Climbing Mount Toubkal

On a whim last month a couple of days before I set out for my solo travel adventure to Marrakech, I decided to attempt to summit Mount Toubkal, the highest peak in the Atlas Mountains and of North Africa.  Mount Toubkal is located 63 km south of Marrakesh, in the Toubkal National Park, and sits at 4,167 meters (or 13,671 ft.).


With limited time and a tight schedule (I was due to arrive in Marrakech on Saturday afternoon, and depart for Geneva on Tuesday afternoon), I came across Active Treks Morocco whilst researching things to do in Marrakech. They were ranked in the top ten list of activities in the area by trusty Tripadvisor, so I reached out to Mohammed without hesitation.

Mohammed was super responsive and helpful in preparing me for my 2-day ascent of Toubkal, and emailed me a gear list I should have ready-to-hand for my mountaineering adventure.  These included:

  • Good walking boots and socks
  • 3 to 4 season sleeping bag
  • Comfortable shoes/slippers for camp/guesthouse
  • Walking stick
  • Trekking pants
  • Day sack/backpack
  • Lightweight waterproof over-trousers / rain-pants
  • Headtorch / headlamp
  • Basic First Aid Kit
  • Long johns
  • Ice axe and crampons (winter)
  • Water bottle or camel back (recommended)
  • Fleece jacket or warm jumper

amongst other things.  The list was particularly handy, as I had less than 48 hours to pack for my trip.

Mohammed greeted me warmly on a Monday morning and showed me to my private car and driver, which transported me from Marrakech to Imlil.  He’d taken care of all the details, including a private mountain guide (Omar), a beautiful white mule to transport all my gear (Thalj), a porter (Hussein), delicious meals of tagine, omlettes, tuna salad, hearty soup, and clementines, and one night’s lodging in Refuge du Toubkal.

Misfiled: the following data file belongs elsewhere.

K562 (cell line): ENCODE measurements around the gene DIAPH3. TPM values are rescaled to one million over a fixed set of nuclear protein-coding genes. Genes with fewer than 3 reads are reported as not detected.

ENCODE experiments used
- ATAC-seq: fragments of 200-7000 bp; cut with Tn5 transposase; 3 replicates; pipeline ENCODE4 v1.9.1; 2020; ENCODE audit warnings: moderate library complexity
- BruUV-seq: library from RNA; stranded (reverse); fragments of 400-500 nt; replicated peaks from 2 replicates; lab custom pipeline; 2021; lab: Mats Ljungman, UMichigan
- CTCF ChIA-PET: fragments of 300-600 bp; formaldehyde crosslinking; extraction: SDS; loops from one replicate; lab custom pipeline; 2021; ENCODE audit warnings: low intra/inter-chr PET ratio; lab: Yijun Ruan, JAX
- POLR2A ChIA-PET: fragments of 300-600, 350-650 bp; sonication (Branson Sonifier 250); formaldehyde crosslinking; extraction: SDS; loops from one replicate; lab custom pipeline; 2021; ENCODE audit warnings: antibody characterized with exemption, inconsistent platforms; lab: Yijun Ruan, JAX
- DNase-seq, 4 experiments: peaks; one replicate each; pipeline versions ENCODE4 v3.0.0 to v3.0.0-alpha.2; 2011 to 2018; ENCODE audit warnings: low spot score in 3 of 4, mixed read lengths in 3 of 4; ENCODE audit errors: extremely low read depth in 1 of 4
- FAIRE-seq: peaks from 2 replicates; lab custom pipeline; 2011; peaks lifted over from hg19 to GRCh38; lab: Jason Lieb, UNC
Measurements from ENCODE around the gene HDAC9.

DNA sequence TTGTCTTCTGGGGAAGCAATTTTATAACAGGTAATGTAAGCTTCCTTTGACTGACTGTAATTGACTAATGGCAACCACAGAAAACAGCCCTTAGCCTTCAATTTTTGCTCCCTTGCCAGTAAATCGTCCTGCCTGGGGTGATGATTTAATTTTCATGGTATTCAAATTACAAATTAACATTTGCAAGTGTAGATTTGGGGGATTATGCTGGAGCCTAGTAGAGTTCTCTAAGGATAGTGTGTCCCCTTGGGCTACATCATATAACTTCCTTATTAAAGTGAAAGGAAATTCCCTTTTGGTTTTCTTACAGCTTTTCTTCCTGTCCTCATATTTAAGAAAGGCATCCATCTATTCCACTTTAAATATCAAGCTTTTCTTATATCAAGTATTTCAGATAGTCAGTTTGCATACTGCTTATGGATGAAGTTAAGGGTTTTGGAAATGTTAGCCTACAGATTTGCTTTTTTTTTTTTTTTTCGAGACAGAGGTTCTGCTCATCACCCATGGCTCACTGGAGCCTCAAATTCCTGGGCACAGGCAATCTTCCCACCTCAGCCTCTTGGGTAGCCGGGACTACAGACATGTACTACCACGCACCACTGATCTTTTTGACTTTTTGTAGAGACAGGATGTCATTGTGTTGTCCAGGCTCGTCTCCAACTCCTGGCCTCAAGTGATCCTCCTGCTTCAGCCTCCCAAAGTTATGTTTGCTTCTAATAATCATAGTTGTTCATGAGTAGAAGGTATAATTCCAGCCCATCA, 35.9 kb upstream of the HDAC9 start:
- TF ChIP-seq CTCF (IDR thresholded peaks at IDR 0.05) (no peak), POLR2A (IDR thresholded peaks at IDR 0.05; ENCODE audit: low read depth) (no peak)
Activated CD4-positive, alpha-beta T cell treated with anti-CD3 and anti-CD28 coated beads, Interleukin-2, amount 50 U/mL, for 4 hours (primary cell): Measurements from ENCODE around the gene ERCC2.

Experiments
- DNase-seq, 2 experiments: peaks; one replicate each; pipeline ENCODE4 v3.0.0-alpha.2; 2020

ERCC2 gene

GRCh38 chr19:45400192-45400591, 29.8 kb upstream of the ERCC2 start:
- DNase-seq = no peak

But despite all the preparations, I knew that it’d be a challenge for me to summit Toubkal in the winter months.  Aside from the jetlag and exhaustion of just having landed in Marrakech from New York a mere 36 hours before, I’d hardly undertaken any mountaineering training since my mixed climbing adventure in Chamonix (Arete des Cosmique) two summers ago with Mark.  And although I’d been doing a fair amount of high-intensity cardio at Crossfit, it simply did not suffice to help me acclimatize in time for the climb.

Day 1 went well, and we’d reached the hut (Refuge de Toubkal) just before sunset.  My legs had already felt like jelly, crunching through scree and snow.  We started hiking mid-morning, and had climbed about 1,500 meters (~4500 ft) over 16 kilometers (9 miles), passing through the Mizane Valley to the pilgrimage site of Sidi Chamarouch, followed by the Refuge.  Hot tea and cookies awaited me at the Refuge, as I swapped stories with other travelers about our international mountaineering adventures by the warm, inviting fire.

We kicked off our second day with a big breakfast prepared by Hussein, consisting of bread, cheese, jam, and omlettes.  The ascent began just before sunrise, and I’d started off slow, still acclimatizing to the higher altitudes and steep terrain.  In spite of my best efforts, I knew that my current pace would not be efficient enough to ascend to the summit and descend the mountain before dark.  Immediately after passing the crux in crampons, Omar and I agreed to turn around to the Refuge for lunch before heading down to Imlil. 

The descent to the Refuge was very efficient, and it’d taken me only a fraction of the time to arrive as it did for me to ascend.  I bid goodbye to the new friends I’d made at the refuge, including a father and his 11-year old son, who had successfully summited earlier that day. 

On the way down the mountain, I was glad that I’d made the right decision to turn back before the summit bid, as my knees and ankles had started to ache and my pace had started to slow down.  Omar made for good company, encouraging me during the descent and affirming my decision to turn around early.  We arrived in Imlil just as the sun was setting, and a car that Mohammed had arranged was patiently awaiting to transport me back to Marrakech for the night. 


Although I didn’t bag a peak during this particular visit to Morocco, I was happy that I’d tried to summit Toubkal with Mohammed and his trusty crew at Active Treks Morocco.  They had prepared me thoroughly, from what gear to bring to what expectations to set for the adventure. 

My biggest beta for would-be adventurers attempting a winter ascent of Toubkal: bring your gusto for the mountains and passion for the climb, and don’t forget your Stanley Thermos at home (it came in extra handy for me after hitting the crux).  And then let Active Treks Morocco take care of the rest.  

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